DeFi Liquidity Wars and Capital Efficiency

I’m moderating a panel on Wednesday at Messari’s Mainnet with Zooko, Peter Van Valkenburgh and Mario from placeholder on decentralized governance. Panel starts at 11:20am ET; tickets and more info here.

Asset allocation has taken a back seat to manager selection. Investors these days are not spending their time research what assets to hold, but where to hold them. DeFi has searched for a killer app and providing liquidity seems to be what its most useful for.

Leverage, of course, was the first thing users could do with a crypto asset. Bitcoin and later Ether served as great collateral for extending loans through centralized means, either for margin-trading platforms like Bitmex or business-like financing through BlockFi. Maker was the first to port this model and decentralize it on Ethereum and was later joined by the likes of Compound, dYdX and Aave amongst others.

Crypto dollar deposits were next as the companion for leverage. If a user holds Dai or USDC with no plans to spend, it makes sense to park that wherever it can earn a return. With funds and access tied to an Ethereum address, there is little difference for a user. Switching costs are literally just transaction gas costs.

Capital, like water, flows to the lowest point. Investors’ search for capital efficiency was the driving force behind management fee cut in traditional finance with the simple question, “What’s the most cost-efficient way to gain exposure to this asset?”

Liquidity Mining

What makes DeFi (and crypto) different is the Uber-style incentivization schemes that can be cooked up to reward early liquidity providers. Some refer to this as liquidity mining, in reference to the inflation incentives that blockchains use to reward miners for providing security to the network in its early days.

Uber needed to subsidize rider costs and overpay for drivers to build its network effect, while Bitcoin needed lots of people running the Bitcoin software and securing the network. For DeFi, it’s liquidity.

Synthetix was perhaps the first project to launch a liquidity mining incentive scheme in July of last year:

A deep pool of liquidity enabling frictionless conversion between ETH and sETH will enable users to exit the system in a cost effective manner and provide confidence in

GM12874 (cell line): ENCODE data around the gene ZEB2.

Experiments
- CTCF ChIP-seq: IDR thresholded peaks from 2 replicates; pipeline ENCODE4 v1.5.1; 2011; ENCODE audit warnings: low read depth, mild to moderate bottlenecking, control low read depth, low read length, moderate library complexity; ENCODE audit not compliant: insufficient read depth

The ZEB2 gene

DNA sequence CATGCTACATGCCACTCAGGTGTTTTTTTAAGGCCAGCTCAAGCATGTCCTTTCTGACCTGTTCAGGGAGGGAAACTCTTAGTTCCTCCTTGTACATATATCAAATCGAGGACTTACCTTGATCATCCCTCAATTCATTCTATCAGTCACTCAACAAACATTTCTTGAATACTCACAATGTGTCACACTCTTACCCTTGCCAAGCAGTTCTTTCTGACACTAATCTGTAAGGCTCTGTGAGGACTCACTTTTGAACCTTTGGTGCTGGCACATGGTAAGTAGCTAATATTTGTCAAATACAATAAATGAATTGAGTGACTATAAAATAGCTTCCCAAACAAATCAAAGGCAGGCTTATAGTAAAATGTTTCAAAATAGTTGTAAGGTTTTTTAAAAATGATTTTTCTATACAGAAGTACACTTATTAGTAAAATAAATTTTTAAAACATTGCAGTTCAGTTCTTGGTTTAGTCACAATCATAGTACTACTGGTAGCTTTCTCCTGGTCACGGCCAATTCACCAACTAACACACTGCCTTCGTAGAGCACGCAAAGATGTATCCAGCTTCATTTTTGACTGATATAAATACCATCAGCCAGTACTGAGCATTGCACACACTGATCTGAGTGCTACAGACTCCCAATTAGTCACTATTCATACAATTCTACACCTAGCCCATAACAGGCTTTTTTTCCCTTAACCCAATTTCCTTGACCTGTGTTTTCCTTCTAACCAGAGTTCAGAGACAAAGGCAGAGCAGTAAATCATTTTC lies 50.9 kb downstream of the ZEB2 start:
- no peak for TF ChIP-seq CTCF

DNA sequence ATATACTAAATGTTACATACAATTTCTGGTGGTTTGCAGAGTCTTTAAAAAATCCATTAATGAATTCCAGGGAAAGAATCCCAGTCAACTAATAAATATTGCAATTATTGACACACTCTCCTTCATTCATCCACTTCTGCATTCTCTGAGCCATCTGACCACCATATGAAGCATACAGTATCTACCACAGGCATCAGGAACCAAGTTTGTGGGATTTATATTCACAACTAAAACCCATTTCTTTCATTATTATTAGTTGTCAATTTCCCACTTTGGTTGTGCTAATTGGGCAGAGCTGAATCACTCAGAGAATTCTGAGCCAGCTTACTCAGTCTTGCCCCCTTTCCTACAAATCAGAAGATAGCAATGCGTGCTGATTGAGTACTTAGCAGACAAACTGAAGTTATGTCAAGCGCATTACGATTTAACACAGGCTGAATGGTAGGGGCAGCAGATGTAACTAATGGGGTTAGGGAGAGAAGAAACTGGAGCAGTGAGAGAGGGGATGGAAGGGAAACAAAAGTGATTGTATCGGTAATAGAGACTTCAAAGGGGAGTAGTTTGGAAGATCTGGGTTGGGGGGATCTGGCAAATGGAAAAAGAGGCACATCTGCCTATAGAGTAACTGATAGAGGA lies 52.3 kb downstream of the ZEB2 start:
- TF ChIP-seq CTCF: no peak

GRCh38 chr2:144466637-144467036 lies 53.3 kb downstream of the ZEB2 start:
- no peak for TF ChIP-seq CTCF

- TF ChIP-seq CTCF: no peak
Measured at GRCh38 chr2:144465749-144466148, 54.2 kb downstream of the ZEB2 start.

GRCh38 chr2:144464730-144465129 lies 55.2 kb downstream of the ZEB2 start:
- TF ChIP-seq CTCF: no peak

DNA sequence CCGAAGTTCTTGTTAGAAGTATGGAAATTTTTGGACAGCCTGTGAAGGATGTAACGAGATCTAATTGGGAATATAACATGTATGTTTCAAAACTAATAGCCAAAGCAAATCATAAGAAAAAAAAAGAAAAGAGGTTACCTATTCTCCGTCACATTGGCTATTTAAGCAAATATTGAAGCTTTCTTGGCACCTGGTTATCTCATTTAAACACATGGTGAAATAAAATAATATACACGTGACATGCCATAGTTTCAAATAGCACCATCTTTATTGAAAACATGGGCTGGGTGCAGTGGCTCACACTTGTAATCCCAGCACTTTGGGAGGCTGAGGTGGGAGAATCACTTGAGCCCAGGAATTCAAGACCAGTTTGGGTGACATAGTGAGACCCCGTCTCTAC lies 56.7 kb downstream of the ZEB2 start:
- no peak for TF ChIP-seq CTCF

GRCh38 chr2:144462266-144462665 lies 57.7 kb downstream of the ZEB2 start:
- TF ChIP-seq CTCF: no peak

We currently pay SNX stakers staking rewards out of a weekly pool of SNX tokens created via inflation. These tokens are used as an incentive to drive the desired behaviour within the network, and they have been incredibly effective. Over 75% of the total SNX supply is currently staked. We want to test whether diverting some of these protocol level rewards to users staking sETH in Uniswap will be an effective incentive mechanism.

The campaign was wildly successful; the sETH/ETH pool became the largest on Uniswap. The foundation initially provided the rewards, but SIP 8 later integrated the inflation incentives directly into the protocol, and last month the program was altered to direct liquidity to Curve’s sUSD pool to help maintain the peg of Synthetix’s stablecoin.

Uniswap vs. Balancer

Uniswap v1 expanded liquidity yields outside of stablecoins and brought them to any ERC20 asset. It charged a small fee to exchange assets (0.3%) given to the liquidity providers (LPs) of that pool. While impermanent loss is a risk, returns from trading fees are more than lending yields – ETH’s borrowing rate is typically less than 0.1%.

Balancer is a recently launched decentralized exchange that uses liquidity pools like Uniswap, but users can deposit 3 or more assets into a pool at whatever preferred allocation percentage. Balancer executes trades through these pools, which rebalances the portfolio to the set allocations and why Balancer calls its product an ETF. Unlike an ETF, fees are paid to the liquidity provider.

Balancer is also taking a page out of the Synthetix playbook and rewarding liquidity providers with its soon-to-be launched BAL governance token. LPs would receive trading fees plus BAL for depositing assets.